Sheldon Museum of Art, NE
Spencer Museum of Art, KS
Springfield Association of Art, UT
Sydney Art Museum, Australia
Telfair Museum of Art, GA
The Canton Museum of Art, OH
The Hudson River Museum, NY
The Parthenon, TN
The Phillips Collection, Washington, DC
The Smithsonian American Art Museum, Washington, DC
University of Nebraska, NE
Westmoreland Museum of American Art, PA
White House, Washington, DC
Whitney Museum of American Art, NY
Wichita Art Museum, KS
Woodstock Art Association, NY
Yale University Art Gallery, CT

IV. Exhibitions (+solo exhibitions)

1910 Carnegie International, PA
1913–32 Pennsylvania Academy of the Fine Arts Annual, gold medal, 1917; gold medal, 1926
1913 Carnegie Institute Annual, Honorable Mention
1914–41 Corcoran Gallery Biennials (12 times)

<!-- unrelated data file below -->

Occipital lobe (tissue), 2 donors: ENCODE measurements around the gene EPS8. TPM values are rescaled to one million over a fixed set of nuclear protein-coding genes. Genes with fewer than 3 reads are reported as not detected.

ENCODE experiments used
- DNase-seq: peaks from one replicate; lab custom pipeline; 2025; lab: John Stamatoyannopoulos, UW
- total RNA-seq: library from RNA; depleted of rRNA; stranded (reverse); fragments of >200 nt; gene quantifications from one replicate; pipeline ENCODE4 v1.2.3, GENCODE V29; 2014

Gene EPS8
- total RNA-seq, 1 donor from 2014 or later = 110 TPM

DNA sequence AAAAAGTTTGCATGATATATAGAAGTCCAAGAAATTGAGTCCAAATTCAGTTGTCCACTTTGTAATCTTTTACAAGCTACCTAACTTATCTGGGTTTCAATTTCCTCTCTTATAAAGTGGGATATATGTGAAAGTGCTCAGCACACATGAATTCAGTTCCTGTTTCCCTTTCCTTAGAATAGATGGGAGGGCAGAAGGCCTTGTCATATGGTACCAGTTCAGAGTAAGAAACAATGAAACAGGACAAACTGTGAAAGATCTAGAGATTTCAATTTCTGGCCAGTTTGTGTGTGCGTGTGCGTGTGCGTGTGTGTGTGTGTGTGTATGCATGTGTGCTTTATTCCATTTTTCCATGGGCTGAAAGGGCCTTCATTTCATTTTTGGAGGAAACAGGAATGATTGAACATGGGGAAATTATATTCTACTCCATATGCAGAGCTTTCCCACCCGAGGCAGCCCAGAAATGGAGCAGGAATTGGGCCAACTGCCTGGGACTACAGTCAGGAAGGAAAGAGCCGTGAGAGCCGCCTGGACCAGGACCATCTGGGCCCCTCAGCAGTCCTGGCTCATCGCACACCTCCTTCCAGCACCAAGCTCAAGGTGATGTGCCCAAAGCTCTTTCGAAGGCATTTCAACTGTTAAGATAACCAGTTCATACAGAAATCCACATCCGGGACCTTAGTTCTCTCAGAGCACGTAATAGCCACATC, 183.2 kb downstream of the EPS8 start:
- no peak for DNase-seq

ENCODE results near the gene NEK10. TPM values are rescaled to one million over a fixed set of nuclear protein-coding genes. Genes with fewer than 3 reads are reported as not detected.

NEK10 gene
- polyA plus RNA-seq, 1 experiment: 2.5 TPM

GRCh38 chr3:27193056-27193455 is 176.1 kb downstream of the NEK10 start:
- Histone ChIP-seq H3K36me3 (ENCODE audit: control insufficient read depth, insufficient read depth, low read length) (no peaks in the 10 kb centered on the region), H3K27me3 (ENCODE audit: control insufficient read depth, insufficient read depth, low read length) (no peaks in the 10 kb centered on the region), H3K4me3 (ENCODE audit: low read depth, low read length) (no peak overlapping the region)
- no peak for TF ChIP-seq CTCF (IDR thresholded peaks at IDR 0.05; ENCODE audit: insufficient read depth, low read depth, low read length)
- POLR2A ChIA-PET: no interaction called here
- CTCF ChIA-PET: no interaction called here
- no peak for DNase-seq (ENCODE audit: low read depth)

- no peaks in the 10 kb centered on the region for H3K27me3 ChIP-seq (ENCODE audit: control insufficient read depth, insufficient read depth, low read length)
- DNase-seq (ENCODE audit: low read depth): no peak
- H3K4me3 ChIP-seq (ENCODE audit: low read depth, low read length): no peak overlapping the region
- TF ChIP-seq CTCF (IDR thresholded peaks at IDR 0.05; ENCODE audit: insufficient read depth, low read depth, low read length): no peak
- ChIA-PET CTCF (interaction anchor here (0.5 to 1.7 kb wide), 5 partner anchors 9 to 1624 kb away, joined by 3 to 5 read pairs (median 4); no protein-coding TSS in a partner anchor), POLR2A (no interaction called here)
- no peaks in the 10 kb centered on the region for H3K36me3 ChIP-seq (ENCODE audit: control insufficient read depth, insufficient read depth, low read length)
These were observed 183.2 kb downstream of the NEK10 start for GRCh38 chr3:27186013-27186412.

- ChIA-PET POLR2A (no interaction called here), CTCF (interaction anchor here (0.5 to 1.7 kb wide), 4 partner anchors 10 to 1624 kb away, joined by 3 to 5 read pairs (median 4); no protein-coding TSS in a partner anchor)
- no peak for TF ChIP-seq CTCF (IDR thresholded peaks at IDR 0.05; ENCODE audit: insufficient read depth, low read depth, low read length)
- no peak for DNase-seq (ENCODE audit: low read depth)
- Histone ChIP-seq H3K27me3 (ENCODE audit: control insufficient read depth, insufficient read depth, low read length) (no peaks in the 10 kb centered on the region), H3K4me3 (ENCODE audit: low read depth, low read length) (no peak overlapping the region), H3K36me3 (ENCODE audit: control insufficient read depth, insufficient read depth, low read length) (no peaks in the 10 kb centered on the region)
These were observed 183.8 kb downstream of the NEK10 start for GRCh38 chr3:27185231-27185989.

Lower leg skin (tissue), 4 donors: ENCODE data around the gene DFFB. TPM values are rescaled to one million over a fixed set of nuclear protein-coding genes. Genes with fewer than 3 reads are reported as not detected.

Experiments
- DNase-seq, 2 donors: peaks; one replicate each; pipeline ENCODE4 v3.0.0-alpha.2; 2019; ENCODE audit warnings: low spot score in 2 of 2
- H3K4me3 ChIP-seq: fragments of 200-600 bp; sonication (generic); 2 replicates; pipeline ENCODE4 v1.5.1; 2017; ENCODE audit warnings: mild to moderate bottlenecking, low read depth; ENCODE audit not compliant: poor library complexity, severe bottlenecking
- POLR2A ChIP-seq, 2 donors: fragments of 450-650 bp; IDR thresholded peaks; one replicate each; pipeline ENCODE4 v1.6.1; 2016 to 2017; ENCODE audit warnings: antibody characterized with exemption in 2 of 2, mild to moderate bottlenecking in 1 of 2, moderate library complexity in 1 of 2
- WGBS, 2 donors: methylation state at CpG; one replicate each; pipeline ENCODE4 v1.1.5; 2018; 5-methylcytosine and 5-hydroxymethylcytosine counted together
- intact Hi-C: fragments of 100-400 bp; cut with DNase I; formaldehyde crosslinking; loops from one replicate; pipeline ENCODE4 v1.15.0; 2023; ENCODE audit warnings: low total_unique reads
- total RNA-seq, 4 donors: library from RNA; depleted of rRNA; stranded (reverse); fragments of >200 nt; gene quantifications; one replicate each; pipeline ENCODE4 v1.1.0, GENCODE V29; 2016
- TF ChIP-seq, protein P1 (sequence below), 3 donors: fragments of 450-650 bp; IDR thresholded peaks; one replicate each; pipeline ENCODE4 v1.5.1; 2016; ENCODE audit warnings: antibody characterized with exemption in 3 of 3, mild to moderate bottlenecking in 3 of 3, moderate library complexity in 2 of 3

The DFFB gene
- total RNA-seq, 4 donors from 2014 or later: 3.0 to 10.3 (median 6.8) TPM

1914 National Arts Club, NY, silver medal
1914 National Academy of Design, Carnegie Prize
Memorial Art Gallery, NY
Syracuse Museum of Fine Arts, NY
1915 Panama-Pacific International Exposition, gold medal
+City Club, NY
Macbeth Gallery, NY, solo and group exhibitions
National Arts Club, NY, gold medal
1916 National Arts Club, NY, gold medal
+Daniel Gallery, NY
Gallery-on-the-Moors, MA, Inaugural Exhibition
1917 +Daniel Gallery, NY
Detroit Museum of Art, MI
1918 Philadelphia Watercolor Club, PA, prizes
+Daniel Gallery, NY
1920 Macbeth Gallery, NY
Buffalo Fine Arts Academy, NY
Albright Art Gallery, MA
1921 Toledo Museum of Art, OH
Memorial Art Gallery, NY
Syracuse Museum of Fine Arts, NY
1922 National Arts Club, NY, fourth prize
Macbeth Gallery, NY
1923 Schertse Studios, MA
1924 Anderson Galleries, NY
Corcoran Gallery of Art, Washington, DC
1925 +Milch Galleries, NY
+Art Students League, NY
1926 Sesquicentennial International Exposition, PA, bronze medal
1928 +Macbeth Gallery, NY
Ninth Olympiad, Amsterdam, bronze medal
National Arts Club, NY, J. Frederick Talcott purchase prize
1929 +Syracuse Museum of Fine Arts, NY
Art Gallery of Toronto, Canada
+Milch Galleries, NY
Clayton-Liberatore Gallery, NY